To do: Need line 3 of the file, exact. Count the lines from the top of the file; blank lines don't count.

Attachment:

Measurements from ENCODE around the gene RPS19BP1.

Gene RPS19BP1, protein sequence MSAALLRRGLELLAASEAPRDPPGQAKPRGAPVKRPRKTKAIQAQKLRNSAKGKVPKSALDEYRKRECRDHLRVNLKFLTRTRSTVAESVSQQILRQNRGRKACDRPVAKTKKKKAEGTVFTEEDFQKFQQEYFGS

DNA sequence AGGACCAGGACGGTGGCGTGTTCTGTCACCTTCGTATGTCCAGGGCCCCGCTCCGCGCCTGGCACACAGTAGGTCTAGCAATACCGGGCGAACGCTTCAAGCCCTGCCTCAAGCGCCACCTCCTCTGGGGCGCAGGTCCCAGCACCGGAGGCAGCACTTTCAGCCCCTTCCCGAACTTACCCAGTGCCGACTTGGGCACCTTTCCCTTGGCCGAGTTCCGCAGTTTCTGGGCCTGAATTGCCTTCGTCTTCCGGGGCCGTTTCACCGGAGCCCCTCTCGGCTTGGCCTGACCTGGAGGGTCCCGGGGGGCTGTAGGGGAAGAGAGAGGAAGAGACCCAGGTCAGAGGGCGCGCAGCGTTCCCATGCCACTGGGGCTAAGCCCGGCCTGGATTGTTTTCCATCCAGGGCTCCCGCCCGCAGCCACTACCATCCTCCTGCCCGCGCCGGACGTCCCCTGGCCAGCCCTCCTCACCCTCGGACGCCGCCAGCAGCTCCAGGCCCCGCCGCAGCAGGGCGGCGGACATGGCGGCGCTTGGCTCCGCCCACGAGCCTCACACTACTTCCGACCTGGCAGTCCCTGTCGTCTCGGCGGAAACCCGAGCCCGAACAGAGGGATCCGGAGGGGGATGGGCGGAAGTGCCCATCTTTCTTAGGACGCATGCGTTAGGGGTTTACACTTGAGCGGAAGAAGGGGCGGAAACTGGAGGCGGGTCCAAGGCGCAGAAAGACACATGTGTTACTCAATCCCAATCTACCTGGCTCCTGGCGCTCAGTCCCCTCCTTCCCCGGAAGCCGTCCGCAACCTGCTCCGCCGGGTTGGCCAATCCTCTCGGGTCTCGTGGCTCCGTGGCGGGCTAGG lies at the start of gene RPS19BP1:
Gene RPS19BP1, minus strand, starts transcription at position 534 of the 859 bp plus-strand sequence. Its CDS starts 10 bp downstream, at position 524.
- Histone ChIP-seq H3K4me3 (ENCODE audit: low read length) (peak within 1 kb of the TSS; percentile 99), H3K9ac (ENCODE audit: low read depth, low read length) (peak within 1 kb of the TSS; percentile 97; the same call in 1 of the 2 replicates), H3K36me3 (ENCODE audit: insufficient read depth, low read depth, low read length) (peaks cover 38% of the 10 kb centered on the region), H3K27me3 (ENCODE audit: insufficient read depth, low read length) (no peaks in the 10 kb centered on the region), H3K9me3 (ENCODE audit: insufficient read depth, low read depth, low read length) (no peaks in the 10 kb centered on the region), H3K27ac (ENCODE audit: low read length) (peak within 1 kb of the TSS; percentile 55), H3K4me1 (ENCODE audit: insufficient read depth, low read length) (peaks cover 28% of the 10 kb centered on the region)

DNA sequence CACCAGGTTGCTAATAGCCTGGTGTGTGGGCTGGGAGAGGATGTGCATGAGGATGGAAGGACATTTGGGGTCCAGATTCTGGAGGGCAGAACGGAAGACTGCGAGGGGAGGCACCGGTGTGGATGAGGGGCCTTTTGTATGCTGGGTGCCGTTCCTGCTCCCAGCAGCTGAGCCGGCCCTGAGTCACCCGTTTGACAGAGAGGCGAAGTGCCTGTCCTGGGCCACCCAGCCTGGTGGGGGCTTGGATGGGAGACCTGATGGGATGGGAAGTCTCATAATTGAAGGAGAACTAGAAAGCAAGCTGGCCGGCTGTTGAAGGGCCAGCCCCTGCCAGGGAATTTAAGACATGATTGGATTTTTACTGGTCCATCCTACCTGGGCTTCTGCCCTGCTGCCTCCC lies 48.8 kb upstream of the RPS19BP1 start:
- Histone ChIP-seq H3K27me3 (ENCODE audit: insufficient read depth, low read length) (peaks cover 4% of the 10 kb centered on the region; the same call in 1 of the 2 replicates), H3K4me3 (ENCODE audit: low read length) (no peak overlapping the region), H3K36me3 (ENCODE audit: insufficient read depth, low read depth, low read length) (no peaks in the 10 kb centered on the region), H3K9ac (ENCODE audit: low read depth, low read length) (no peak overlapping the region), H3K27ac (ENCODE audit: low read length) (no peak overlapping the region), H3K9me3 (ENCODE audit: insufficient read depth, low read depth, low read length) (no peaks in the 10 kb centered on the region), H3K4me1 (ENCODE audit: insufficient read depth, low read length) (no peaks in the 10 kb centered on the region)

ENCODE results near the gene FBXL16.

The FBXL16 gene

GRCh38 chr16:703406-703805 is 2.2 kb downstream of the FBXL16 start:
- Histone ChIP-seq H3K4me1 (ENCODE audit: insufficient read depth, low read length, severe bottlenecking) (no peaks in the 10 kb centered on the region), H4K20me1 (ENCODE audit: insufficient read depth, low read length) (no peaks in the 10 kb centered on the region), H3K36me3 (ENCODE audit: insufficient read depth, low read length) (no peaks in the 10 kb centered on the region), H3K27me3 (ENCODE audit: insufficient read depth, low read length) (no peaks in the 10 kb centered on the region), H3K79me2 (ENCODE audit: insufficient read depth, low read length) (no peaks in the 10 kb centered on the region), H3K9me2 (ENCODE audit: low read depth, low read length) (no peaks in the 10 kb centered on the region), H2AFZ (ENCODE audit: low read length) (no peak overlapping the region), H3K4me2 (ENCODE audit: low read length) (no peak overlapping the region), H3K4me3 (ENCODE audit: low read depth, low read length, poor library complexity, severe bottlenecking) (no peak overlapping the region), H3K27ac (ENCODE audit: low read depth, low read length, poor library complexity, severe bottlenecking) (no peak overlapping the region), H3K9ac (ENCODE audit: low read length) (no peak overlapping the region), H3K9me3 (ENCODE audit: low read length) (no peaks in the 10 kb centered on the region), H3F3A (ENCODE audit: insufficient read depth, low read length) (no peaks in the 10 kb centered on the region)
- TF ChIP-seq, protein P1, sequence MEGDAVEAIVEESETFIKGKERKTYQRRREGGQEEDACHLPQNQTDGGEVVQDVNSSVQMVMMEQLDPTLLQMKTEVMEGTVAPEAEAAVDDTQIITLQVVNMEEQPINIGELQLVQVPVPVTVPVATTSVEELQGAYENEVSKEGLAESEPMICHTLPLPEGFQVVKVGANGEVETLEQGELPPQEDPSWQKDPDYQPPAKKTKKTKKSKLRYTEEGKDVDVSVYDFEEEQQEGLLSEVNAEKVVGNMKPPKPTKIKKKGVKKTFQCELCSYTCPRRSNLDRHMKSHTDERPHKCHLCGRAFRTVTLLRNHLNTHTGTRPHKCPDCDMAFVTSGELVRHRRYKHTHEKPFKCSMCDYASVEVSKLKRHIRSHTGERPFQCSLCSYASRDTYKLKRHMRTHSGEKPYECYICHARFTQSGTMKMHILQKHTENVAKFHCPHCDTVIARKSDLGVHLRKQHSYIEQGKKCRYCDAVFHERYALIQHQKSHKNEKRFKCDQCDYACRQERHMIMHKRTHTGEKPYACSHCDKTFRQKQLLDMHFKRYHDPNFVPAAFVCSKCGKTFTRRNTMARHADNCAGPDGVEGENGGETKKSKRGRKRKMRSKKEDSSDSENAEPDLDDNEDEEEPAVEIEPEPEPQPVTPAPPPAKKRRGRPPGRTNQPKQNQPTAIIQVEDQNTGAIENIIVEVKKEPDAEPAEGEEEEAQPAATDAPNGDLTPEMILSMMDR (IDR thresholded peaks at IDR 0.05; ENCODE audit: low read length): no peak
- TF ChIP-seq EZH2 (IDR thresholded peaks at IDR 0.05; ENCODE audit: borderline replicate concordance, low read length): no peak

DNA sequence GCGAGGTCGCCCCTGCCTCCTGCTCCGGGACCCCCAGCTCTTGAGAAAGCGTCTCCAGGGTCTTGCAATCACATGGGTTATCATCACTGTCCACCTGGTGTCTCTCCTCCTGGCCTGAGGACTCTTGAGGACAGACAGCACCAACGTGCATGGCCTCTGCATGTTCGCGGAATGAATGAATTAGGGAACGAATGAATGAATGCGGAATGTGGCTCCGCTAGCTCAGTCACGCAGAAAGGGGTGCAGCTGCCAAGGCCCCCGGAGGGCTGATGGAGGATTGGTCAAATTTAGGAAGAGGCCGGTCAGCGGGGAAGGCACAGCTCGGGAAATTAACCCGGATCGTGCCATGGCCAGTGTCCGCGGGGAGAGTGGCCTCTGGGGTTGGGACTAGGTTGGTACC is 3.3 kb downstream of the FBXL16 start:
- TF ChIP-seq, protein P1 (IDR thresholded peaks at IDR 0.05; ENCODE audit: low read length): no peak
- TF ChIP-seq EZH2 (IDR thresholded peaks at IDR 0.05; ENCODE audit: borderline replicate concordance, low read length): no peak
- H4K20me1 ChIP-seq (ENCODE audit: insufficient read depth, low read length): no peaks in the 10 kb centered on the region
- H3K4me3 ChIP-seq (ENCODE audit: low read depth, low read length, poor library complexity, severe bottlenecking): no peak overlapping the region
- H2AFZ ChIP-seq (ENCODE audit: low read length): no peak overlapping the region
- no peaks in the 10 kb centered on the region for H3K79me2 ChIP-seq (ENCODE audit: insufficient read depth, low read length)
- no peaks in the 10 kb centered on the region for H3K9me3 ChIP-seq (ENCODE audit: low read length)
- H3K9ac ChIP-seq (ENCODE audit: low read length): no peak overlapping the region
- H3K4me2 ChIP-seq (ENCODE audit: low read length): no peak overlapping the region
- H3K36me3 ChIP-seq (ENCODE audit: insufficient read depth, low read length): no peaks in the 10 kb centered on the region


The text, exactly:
DNA sequence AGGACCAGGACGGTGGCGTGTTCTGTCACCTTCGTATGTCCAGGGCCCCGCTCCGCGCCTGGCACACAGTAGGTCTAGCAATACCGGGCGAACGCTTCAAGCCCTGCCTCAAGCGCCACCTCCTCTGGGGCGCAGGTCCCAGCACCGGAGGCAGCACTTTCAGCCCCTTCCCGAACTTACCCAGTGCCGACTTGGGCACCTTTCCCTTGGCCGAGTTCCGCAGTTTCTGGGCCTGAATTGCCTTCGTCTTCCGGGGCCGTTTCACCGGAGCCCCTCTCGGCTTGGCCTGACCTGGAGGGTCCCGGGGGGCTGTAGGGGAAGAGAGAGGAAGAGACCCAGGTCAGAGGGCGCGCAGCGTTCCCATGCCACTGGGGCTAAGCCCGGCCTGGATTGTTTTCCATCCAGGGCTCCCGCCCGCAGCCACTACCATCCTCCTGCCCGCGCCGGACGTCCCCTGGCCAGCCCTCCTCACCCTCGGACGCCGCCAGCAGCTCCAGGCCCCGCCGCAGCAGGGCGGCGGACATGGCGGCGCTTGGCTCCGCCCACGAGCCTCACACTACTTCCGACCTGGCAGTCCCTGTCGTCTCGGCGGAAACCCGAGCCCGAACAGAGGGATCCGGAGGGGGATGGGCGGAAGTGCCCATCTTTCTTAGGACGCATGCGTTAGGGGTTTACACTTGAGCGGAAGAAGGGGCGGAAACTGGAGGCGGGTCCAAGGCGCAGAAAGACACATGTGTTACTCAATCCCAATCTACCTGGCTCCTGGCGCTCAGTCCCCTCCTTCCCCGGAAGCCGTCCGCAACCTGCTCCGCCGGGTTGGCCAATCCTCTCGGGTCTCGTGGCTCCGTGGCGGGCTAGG lies at the start of gene RPS19BP1: